(3) Under the circumstances of this case, we agree with the Supreme Court’s determination to grant the plaintiff’s motion pursuant to CPLR 4404(a) to set aside the jury verdict on the issue of damages (see Dovberg v Lauback, 154 AD3d 810). “An expert’s opinion must be based on facts in the record or personally known to the witness'” (Pascocello v Jibone, 161 AD3d 516, 516, quoting Hambsch v New York City Tr. Auth., 63 NY2d 723, 725). Here, a proper foundation was lacking for the admission of McGowan’s opinion (see Parker v Mobil Oil Corp., 7 NY3d 434, 447). Among other things, McGowan failed to calculate the force exerted by all four vehicles, the crash test he utilized to determine the delta-v differed in several significant respects from the instant accident, and he reviewed simulations in which the weight of the dummies was not similar to that of the plaintiff.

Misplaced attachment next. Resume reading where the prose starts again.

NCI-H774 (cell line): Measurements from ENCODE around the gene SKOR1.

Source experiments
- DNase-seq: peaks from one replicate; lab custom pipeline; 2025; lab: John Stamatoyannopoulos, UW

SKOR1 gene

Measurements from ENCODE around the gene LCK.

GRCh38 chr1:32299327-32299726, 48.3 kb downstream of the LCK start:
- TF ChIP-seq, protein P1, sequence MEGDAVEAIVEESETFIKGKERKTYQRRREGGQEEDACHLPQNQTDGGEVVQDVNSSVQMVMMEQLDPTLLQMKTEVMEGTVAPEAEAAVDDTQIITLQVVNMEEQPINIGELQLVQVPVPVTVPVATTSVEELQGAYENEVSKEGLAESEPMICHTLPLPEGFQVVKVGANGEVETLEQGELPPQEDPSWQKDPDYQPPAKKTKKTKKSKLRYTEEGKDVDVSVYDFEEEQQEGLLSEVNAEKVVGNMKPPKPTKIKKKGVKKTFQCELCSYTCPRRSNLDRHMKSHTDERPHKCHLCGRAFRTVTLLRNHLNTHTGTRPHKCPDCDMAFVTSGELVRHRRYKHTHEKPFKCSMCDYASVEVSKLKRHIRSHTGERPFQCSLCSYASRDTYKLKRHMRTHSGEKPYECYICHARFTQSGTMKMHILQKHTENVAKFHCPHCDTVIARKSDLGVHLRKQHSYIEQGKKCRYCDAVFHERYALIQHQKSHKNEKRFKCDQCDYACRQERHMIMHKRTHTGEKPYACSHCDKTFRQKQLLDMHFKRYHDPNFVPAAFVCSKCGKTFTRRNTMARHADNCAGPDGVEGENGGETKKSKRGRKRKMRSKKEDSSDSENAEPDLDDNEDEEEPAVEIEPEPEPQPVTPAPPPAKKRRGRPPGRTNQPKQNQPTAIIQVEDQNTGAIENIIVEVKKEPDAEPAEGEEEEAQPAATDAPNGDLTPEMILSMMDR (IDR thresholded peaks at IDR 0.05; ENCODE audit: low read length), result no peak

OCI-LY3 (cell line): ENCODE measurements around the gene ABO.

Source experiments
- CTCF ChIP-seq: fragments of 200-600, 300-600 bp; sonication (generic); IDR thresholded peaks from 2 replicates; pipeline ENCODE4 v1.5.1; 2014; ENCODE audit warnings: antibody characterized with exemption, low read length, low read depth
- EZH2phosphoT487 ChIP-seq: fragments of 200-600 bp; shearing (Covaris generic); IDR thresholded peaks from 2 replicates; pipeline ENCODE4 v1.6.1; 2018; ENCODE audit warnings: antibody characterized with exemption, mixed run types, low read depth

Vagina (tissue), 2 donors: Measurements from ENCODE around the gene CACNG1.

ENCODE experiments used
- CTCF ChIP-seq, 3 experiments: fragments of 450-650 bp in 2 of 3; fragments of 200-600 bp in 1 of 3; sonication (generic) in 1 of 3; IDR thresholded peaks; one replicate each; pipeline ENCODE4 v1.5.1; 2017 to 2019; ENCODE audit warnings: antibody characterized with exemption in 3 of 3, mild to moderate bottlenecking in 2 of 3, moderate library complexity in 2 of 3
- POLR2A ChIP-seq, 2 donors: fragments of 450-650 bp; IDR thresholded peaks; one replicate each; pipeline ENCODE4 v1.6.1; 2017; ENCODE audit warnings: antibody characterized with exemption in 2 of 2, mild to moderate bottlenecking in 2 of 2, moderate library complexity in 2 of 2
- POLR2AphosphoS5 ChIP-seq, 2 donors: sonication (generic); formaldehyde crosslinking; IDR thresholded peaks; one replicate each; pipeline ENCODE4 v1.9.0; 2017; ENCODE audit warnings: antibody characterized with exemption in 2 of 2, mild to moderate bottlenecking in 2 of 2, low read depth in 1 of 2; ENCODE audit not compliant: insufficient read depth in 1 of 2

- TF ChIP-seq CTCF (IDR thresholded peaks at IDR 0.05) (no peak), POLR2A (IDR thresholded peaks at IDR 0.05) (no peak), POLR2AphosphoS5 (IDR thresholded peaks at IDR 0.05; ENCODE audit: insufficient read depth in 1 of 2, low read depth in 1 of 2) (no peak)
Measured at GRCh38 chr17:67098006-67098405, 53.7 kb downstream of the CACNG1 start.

Biomechanical engineers are dangerous because, as seen above, they can use alternative facts to come to conclusions that spell disaster on causation claims. I have to give the trial judge credit for reflecting after the proverbial “**** storm” hit and setting aside the verdict. It was a brave move on his part. Not a good case to appeal for the carrier, and definitely the first real push back we have seem from the Appellate Division in a long time on this issue.
Exhaustion: To be decided another day December 26, 2018
Matter of Acuhealth Acupuncture, P.C. v New York City Tr. Auth., 2018 NY Slip Op 08641 (2d Dept. 2018)